5 Common Dementia Behavior Symptoms
Updated: Jun 29, 2022
Dementia is a cognitive condition that slowly depletes the affected person’s memory. ‘Dementia-related behaviors’ is a term that encompasses the most common signs and symptoms of this condition. These behaviors start to surface as a result of Alzheimer’s disease and dementia.
And Dementia caregivers need to be aware of these behaviors. This will help them understand how to extend the best care to their loved ones. These behaviors are also telltale signs that someone close to you might be suffering from memory loss and cognitive impairment. Memory loss conditions like dementia are the most obvious thing that gives rise to these behaviors. However, external influences tend to make these behaviors worse. These risk factors include:
● Unfulfilled basic needs (hunger, sleep, etc.)
● Changes in environment
5 Common Dementia Behaviors
Around 55 million people suffer from dementia all over the world. This is why everyone needs to be aware of what behaviors could indicate the onset of this condition. Over the course of the disease, these dementia behavior symptoms tend to become more acute. As a result, they can also affect the health and safety of the patient. Timely diagnosis is necessary and will benefit the dementia caregiver and the patient both.
1. State of Confusion
Confusion or disorientation is the most common behavioral symptom of dementia. If you notice that your loved ones display this behavior more often than usual, this should be a cause of concern. And you should consult a medical professional for a proper diagnosis.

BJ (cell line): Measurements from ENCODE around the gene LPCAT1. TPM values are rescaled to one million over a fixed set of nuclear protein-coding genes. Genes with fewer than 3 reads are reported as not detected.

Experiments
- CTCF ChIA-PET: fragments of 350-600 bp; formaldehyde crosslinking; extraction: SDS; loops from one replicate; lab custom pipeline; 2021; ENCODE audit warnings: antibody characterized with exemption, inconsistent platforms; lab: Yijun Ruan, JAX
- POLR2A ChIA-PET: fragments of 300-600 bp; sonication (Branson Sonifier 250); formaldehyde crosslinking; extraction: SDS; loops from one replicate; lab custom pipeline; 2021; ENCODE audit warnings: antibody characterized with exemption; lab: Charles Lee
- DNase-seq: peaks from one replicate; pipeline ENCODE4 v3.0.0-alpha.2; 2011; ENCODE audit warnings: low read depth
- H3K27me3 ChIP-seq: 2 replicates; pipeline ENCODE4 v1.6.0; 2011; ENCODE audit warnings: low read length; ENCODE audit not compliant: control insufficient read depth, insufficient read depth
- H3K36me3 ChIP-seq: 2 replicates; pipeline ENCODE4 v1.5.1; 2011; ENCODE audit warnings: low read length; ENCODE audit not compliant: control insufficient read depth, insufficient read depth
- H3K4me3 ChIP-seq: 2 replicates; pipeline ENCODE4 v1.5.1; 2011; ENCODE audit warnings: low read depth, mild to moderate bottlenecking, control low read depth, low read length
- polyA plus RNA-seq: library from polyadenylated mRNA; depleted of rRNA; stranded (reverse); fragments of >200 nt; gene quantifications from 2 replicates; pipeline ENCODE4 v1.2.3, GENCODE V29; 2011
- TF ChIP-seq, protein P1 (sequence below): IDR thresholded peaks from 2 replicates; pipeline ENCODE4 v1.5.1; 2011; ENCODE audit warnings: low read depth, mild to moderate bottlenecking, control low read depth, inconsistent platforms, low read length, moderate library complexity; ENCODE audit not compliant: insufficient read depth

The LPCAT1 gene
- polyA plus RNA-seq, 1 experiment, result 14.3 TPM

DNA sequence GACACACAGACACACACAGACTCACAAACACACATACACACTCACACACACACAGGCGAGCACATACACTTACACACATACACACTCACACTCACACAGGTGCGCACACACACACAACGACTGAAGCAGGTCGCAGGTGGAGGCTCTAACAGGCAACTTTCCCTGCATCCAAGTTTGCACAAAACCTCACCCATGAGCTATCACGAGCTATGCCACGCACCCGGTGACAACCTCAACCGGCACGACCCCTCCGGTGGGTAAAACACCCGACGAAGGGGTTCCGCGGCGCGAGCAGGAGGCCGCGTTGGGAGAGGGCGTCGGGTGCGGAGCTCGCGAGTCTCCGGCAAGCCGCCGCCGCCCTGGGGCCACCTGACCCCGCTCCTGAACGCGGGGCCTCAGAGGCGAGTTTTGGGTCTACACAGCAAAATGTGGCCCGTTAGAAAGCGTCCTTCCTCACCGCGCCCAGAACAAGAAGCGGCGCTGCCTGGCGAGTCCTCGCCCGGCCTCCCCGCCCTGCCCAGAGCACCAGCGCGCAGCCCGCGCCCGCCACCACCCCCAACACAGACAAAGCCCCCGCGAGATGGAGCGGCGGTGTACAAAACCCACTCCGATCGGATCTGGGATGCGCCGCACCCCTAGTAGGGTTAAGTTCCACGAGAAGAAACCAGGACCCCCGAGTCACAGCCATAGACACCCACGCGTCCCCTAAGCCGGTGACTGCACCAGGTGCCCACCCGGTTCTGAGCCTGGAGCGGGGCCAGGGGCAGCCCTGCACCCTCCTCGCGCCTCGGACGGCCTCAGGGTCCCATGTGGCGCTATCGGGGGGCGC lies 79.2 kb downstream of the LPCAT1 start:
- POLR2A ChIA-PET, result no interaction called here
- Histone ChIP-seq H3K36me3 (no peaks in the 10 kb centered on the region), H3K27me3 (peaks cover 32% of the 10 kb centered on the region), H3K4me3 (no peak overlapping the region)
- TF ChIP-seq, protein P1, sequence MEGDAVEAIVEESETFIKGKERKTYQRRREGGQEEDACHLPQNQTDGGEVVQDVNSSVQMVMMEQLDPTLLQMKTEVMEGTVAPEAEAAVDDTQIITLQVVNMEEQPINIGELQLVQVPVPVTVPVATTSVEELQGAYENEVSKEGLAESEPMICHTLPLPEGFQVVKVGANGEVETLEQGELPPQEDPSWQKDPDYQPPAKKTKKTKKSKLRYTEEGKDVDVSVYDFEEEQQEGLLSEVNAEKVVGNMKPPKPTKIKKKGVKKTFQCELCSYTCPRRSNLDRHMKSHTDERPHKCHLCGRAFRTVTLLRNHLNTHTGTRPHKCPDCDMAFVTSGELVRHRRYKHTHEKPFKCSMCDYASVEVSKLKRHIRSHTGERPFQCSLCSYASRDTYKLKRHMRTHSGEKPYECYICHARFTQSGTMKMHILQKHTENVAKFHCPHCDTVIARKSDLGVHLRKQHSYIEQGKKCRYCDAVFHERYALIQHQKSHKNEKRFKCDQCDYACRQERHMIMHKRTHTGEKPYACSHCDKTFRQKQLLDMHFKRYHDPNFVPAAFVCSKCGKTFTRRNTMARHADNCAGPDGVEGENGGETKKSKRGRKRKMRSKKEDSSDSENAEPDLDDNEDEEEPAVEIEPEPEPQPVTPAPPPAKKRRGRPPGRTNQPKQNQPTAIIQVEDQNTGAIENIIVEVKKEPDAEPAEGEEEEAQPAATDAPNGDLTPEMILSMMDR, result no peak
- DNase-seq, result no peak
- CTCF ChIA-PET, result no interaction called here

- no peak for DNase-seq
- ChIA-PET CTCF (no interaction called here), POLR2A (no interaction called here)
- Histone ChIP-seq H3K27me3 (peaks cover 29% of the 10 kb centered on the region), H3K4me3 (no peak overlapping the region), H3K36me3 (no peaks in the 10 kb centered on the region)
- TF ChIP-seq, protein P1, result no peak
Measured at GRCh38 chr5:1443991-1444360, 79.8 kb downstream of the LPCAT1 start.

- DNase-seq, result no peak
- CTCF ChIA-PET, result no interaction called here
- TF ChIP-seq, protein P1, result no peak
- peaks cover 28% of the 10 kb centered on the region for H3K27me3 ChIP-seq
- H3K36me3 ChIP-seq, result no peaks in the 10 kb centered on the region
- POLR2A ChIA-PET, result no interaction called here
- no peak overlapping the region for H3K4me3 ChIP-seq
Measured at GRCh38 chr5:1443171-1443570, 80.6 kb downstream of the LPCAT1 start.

A person who is experiencing confusion may start to forget names and appear stunted at times. Furthermore, they might appear at a loss of words, more so than usual. They may also find it difficult to form sentences and retain new information. Plus, as the disease progresses, these symptoms will become worse. The affected person may withdraw and avoid any communication. This is because they are unable to understand what is happening to them. Confusion is the most common dementia behavior that results from memory loss.
2. Changes in Mood
Changes in mood and an overall disinterest in activities they liked before is another common behavioral symptom of dementia. If a loved one starts behaving out of character, this could be construed as an early sign of dementia. Changes in mood often come from the inability to remember basic things. Since the affected person may not understand their condition, they will act out in various ways.
If a loved one appears withdrawn all of a sudden, you should not take this lightly. This holds especially true if the person in question doesn’t particularly have any history of depression. They might refuse to participate in activities they enjoyed previously. And they may also start to refuse food, which will require help immediately. Over time, dementia will make these mood changes more severe. This could lead to the next behavioral symptom of dementia.